Brompton Tour of UK Bromptons

Originally posted to the Bromptontalk forum on 22 Dec 2008

(NB August 2014, I’m currently updating this route and planning to ride part of it this year so a more refined version will be available soon)

A 7oo mile tour of all those places called Brompton

BromptonRegis

Simon Koorn has tracked down most places in the UK with Brompton in the name and that’s the basis of the names used for the different models of Brompton sold in the Benelux Countries where he is the importer. A while ago he suggested a tour of Bromptons so I had a look at how that might work out. I used the 1:50,000 Ordnance Survey mapping in the Mapyx Quo software (which I recommend if you are looking for a UK digital map package). One of the files is in the original Quo format and if you have a copy of Quo you can see it exactly as I created it. The other two formats are Google Earth and .gpx, which is an open format and should be suitable to import into most other mapping or GPS software.

GPX version download from archive.org

Quo Version download from archive.org

Google Earth Version download from archive.org

Brompton tour overview

The route goes like this:

(update November 2013, I’ve linked the sections below to the relevant .gpx route on RideWithGPS.com sop you can see the route displayed a large scale on Open CycleMap, I’ll update them soon to be more accurate as they were created on OS 50k maps which are not precise in towns especially)

Brompton on Medway (East of London)
Brompton Road (Central London) [39m 63km]
Brompton Factory (West London) [6m 10km]
Brompton Ralph (Somerset) [162m 261km]
Brompton Regis (Somerset) [11m 18km]
Severn Bridge (between England and Wales) [75m 121km]
Brompton Hall (Montgomeryshire) [91m 147km]
Brompton (Shropshire) [26m 42km]
Brompton Dale (Lincolnshire) [150m 242km]
Humber Bridge (between Lincolnshire and Yorkshire) [15m 24km]
Brompton by Sawdon (North Yorkshire) [46m 74km]
Brompton Moor House (North Yorkshire) [5m 8km]
Brompton (North Yorkshire) [51m 82km]
Brompton-on-Swale (North Yorkshire) [13m 21km]
Patrick Brompton (North Yorkshire) [9m 15km]

Total distance 699 miles, 1140km

Eagle eyed mapreaders will notice an extra bit on the map that’s not mentioned not in the schedule above. The short south to north section in the bottom right of the map goes from Hawkhurst in Kent to Brompton on Medway. Apparently Hawkhurst was once called Brompton and it’s an attractive part of the country, the Weald of Kent.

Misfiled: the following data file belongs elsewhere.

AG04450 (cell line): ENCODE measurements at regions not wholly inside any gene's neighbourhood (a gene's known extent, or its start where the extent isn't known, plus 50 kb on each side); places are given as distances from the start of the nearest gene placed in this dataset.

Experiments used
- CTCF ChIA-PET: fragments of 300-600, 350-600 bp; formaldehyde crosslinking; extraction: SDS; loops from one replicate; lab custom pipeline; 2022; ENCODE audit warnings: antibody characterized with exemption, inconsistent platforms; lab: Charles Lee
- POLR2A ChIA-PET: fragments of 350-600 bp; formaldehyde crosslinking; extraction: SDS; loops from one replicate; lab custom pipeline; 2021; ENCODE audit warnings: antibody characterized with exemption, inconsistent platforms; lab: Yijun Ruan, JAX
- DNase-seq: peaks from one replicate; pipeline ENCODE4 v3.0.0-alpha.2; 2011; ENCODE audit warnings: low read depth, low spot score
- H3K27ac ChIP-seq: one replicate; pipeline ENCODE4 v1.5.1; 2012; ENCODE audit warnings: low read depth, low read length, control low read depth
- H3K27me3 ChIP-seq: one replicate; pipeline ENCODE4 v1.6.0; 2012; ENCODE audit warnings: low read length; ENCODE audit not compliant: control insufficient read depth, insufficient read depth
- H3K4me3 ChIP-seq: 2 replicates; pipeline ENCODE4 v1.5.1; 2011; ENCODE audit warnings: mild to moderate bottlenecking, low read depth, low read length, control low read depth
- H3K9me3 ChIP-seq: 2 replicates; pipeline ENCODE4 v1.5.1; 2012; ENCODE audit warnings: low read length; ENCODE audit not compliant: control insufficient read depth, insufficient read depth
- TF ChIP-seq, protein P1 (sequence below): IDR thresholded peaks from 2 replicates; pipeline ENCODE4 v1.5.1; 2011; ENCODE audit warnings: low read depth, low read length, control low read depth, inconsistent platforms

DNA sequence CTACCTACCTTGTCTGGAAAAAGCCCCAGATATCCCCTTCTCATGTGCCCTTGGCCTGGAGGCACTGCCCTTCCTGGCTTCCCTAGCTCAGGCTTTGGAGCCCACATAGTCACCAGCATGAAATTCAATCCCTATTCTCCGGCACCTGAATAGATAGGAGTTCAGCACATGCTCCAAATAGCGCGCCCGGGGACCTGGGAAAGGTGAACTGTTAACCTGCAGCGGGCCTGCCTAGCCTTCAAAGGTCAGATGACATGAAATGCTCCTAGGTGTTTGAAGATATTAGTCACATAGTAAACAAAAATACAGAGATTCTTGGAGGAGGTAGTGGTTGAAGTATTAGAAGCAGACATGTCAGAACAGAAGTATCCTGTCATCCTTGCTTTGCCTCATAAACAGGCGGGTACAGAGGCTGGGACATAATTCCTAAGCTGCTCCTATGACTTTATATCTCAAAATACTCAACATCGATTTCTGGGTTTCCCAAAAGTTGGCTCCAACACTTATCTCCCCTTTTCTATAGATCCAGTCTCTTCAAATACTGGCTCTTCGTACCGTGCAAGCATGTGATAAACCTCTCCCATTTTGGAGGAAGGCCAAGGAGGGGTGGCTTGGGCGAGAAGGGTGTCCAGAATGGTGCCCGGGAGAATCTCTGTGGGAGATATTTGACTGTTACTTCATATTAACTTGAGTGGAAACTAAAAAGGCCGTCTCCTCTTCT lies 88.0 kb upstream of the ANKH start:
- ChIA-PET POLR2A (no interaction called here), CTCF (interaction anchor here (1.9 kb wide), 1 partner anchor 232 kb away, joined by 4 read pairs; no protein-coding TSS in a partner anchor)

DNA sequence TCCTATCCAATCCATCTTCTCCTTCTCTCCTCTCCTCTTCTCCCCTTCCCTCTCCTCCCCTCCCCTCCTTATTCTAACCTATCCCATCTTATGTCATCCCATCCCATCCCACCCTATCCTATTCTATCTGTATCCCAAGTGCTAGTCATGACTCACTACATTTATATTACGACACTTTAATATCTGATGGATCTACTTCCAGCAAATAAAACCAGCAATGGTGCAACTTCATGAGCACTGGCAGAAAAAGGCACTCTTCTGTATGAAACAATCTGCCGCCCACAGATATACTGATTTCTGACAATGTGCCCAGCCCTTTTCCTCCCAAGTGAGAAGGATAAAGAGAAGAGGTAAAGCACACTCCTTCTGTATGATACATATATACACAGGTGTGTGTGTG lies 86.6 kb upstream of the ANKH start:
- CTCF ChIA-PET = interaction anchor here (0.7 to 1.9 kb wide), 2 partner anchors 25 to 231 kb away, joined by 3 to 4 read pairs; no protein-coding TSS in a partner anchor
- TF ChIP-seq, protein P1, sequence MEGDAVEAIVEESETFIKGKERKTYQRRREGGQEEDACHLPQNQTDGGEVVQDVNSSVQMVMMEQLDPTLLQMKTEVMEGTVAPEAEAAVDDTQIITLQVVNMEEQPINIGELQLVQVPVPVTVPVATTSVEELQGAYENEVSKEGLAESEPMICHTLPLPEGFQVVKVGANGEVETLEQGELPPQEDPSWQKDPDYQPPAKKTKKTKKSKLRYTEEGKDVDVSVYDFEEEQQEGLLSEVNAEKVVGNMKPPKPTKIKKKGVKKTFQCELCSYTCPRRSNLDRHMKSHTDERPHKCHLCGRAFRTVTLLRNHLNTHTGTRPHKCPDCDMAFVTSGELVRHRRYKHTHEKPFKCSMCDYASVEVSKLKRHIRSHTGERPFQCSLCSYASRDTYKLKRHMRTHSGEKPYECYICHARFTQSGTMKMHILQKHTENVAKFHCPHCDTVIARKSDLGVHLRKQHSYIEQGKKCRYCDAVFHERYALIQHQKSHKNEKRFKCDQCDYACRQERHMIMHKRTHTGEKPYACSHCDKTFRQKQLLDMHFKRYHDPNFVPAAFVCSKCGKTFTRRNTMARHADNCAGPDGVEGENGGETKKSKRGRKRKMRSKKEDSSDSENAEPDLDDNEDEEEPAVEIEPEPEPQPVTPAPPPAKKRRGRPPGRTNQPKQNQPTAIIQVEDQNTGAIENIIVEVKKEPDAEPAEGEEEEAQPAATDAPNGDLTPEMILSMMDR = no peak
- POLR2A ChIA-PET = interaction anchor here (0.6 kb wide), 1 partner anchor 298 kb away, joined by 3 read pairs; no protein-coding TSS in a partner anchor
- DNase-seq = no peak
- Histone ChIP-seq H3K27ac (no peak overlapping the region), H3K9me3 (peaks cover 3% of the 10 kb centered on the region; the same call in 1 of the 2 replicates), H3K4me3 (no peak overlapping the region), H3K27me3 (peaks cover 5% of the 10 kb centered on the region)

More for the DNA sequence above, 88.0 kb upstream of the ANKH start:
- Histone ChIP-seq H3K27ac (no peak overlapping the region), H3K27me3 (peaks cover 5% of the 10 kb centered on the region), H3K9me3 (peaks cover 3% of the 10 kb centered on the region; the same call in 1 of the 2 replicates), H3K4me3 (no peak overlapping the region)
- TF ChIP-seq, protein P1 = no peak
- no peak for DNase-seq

I followed the shortest route between points using minor roads where possible and trying to avoid really difficult gradients (almost impossible – some sections are quite vicious, especially in Somerset).

Despite being totally random it’s actually a great route, goes through some wonderful country including Salisbury Plain, the flatland and hills of North Somerset, the Welsh borders, cuts across the bottom edge of the Peak District, dips up into the North Yorkshire Moors and and ends up in the edge of the Yorkshire Dales.

It crosses two of the most iconic big bridges in England and Wales and goes right past Rivaulx Abbey and through many interesting towns and no cities except for London, where it takes in the spectacular interior architecture of Brompton Oratory and the oasis of Brompton Cemetery. It also goes right through Bridgwater (twice), home of sjscycles.com, so you can pick up any Brompton spares you need. If you have any suggestions for improving the route (while preserving the principle of visiting all these Bromptons rather than wandering round the country) please let me know. If you can’t import any of these files let me know what files you can handle, Quo seems to be able to export a huge variety.

If you want to try Quo for yourself you can download the software free together with the small scale map of the UK, which allows you to view these routes with all main towns and main roads shown. You have to pay if you want the high quality topographic mapping.

I have some ideas about what to do with this but I’ll wait and see if anybody else has something to say.

The downloads are archived at archive.org, a very worthy site dedicated to archiving almost anything so it’s available to future scholars. You may find early versions of your own website there!

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